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Motivation for the Federal Circuit Test - page 8 / 35





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essence, simply a method of identifying a rationale for why a combination of known elements is or is not “obvious.”

But, the Winslow Tableau is only consistent with Graham if rigorously applied. One must place oneself at the time before the invention was known. Failure to do so is catastrophic to a legitimate analysis. The ultimate goal is to determine whether it would have been obvious to combine elements found in the prior art and create the invention. In most cases, knowledge of the invention makes the invention facially obvious, providing a blueprint for picking and choosing the elements from the prior art.

Unfortunately, long experience proves hindsight reconstruction almost inevitable with the Winslow Tableau approach, since placing oneself back in time before the invention was known is so difficult. The courts responded by refining the analysis by consistently asking for objective evidence found in the prior art and a reasonable articulation of why those elements would have been obvious at the time of the inventive process to combine. In other words, the TSM test.

Origin of the Teaching, Suggestion, or Motivation

Probably the most difficult and contentious aspect of the current TSM test is the precise origin of the teaching, suggestion, or motivation. The court provided valuable insight in Hollister v. Benedict Manufacturing,25 identifying “the suggestion of that common experience” as a valid source of the reason why “invention” would not be found.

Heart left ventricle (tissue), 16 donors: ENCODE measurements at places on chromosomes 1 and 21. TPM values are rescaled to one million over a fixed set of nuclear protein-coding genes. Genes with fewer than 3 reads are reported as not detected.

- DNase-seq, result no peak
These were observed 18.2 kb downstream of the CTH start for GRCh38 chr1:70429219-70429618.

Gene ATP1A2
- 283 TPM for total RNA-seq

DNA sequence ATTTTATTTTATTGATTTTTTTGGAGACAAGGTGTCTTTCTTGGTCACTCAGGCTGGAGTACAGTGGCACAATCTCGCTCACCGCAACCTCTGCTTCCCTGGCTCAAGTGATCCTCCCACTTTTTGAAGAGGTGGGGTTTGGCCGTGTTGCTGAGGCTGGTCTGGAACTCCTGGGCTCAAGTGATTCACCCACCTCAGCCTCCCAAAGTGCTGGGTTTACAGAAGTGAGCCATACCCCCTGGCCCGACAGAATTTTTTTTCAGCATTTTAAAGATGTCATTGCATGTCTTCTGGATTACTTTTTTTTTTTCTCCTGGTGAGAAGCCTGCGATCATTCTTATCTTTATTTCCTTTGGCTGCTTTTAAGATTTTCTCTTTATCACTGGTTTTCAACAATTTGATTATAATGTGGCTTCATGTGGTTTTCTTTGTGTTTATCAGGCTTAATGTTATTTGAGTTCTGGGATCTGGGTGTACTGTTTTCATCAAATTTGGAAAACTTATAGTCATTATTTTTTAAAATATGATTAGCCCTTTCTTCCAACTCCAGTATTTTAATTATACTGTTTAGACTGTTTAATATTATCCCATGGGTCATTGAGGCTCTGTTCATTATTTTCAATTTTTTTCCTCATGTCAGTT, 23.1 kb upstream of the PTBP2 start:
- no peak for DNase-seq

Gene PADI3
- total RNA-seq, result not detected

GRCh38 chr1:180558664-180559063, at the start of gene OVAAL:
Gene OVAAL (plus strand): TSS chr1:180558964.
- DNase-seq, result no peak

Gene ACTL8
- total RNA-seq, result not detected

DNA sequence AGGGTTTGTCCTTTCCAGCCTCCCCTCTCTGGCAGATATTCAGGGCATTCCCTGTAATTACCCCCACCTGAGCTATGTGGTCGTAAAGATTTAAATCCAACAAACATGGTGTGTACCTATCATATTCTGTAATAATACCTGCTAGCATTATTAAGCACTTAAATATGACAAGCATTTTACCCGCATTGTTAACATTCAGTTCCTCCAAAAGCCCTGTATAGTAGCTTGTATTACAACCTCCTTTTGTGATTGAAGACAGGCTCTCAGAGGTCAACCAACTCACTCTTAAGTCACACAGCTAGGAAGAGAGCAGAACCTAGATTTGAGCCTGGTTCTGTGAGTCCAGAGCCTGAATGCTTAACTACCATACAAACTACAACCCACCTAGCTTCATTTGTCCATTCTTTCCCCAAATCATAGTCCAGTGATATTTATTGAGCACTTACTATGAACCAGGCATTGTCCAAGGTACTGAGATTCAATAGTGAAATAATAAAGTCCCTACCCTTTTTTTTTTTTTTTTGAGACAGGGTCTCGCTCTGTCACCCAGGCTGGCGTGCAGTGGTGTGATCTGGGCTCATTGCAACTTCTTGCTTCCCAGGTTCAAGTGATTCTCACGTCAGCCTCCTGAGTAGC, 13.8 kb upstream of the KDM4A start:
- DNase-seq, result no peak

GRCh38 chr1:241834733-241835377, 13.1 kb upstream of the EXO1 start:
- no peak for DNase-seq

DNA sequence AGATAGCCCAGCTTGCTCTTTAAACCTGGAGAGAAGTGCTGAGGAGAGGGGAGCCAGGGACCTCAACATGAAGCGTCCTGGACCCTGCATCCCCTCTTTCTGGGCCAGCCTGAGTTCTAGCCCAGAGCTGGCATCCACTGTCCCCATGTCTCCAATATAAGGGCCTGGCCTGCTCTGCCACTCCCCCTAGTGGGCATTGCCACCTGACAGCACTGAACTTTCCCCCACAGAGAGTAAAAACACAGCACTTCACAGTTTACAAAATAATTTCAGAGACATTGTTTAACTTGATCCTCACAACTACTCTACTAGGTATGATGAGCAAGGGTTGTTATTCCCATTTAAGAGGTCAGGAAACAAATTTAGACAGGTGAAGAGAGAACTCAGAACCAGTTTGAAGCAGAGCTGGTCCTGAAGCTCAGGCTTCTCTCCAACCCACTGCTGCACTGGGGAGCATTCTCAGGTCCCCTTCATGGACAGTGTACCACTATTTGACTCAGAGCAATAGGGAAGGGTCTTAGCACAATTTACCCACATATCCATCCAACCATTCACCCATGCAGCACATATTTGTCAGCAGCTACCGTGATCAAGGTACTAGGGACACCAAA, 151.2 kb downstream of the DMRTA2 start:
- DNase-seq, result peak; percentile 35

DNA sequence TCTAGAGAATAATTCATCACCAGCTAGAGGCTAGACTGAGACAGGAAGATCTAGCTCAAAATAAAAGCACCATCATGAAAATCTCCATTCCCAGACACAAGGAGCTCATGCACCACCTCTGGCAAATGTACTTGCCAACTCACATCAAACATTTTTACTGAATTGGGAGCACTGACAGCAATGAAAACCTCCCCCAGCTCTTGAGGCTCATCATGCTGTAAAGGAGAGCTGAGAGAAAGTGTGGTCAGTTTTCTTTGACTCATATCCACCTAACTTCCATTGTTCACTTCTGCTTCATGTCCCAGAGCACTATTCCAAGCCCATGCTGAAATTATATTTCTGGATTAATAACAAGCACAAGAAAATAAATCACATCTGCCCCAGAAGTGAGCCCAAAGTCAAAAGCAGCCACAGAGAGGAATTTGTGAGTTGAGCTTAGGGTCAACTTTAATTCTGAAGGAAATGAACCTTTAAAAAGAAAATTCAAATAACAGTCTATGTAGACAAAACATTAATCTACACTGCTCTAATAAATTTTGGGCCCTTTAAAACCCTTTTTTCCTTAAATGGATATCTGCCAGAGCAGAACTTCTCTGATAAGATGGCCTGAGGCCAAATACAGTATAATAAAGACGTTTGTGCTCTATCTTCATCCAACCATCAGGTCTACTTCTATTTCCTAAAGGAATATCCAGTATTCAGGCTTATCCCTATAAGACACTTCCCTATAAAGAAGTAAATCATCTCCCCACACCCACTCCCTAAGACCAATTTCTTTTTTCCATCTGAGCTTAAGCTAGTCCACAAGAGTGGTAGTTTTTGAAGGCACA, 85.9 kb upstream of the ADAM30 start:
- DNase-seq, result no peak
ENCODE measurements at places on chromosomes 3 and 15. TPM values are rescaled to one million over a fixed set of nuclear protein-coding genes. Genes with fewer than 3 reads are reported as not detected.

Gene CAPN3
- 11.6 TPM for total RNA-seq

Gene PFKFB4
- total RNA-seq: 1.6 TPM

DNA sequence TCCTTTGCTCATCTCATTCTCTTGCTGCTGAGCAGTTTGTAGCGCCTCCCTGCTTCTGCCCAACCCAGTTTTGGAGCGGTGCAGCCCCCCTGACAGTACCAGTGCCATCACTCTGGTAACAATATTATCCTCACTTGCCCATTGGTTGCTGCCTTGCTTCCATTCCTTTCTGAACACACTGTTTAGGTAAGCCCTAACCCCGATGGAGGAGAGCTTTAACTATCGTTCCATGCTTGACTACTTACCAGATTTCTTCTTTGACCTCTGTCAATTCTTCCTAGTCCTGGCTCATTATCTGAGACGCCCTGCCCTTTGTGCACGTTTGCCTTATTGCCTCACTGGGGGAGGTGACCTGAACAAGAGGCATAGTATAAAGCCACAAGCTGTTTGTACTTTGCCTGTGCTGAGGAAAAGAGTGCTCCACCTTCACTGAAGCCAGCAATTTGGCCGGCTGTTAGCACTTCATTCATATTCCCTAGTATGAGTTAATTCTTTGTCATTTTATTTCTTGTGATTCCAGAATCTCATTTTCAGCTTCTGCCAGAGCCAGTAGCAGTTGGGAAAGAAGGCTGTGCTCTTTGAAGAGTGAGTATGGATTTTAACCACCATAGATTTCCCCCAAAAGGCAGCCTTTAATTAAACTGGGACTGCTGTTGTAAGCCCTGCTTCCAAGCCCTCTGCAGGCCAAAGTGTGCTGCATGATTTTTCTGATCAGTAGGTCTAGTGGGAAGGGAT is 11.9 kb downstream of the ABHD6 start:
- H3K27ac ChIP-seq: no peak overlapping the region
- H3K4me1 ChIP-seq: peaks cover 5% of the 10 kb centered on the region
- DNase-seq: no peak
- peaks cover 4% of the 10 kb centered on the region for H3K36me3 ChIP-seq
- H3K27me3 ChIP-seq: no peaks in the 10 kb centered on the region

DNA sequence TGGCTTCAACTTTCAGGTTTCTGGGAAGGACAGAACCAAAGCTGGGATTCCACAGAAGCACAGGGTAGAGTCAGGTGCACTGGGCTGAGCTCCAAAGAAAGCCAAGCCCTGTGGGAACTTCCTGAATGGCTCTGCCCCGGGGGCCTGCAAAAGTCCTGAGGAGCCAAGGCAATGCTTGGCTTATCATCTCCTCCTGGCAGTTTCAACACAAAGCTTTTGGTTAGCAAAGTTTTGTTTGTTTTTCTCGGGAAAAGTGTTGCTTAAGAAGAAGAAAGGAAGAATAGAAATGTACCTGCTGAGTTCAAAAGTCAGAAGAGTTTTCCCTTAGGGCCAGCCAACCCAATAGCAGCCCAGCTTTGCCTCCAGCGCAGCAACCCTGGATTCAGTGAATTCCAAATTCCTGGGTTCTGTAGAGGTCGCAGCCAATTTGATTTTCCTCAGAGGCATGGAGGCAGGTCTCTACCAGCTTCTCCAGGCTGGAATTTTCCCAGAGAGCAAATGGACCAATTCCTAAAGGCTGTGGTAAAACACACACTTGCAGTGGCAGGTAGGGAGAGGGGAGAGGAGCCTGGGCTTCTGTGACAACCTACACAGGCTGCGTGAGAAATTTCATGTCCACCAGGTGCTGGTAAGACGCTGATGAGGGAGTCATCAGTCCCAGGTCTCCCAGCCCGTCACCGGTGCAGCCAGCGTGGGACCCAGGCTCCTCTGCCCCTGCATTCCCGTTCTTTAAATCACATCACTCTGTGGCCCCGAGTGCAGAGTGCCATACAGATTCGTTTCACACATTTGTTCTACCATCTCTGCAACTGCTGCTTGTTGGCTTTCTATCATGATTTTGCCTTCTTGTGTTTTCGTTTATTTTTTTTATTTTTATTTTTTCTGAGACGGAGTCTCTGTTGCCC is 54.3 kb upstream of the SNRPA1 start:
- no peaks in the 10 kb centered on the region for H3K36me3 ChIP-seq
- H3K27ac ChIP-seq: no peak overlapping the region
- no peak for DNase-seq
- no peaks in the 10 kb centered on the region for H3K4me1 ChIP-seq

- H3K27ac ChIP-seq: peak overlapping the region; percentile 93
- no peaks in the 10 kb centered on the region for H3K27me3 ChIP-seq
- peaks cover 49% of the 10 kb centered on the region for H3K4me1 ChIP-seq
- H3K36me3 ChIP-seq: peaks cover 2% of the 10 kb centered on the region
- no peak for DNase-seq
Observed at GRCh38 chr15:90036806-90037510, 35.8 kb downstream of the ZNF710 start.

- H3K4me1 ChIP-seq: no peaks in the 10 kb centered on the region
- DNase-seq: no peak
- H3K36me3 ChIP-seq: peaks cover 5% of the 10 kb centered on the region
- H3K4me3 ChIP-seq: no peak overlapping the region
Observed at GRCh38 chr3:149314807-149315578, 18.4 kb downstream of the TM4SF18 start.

[The invention] seems to us not to spring from that intuitive faculty of the mind put forth in the search for new results, or new methods, creating what had not before existed, or bringing to light what lay hidden from vision; but, on the other hand, to be the suggestion of that common experience, which arose spontaneously and by a necessity of human reasoning, in the minds of those who had become acquainted with the circumstances with which they had to deal. 26

The court was considering the question of “invention” and not a specific TSM to combine prior art elements. However, the reasoning in Hollister is directly relevant to the TSM test since the TSM test is simply a way of articulating the requirement of a clear reason for judging an invention as “obvious” or lacking in “invention.”

As will be seen in later decisions, the modern articulation of the concepts identified in Hollister is phrased in terms of “knowledge of one skilled in the art” and “the nature of the problem.” Of course, the other source of a TSM can be found in the prior art, in which case the prior art in some manner identifies the desirability of the particular combination of elements found in the invention. These concepts are also identified by later courts and commentators as implicit and explicit.


113 U.S. 59, (1885).


113 U.S. at 72.


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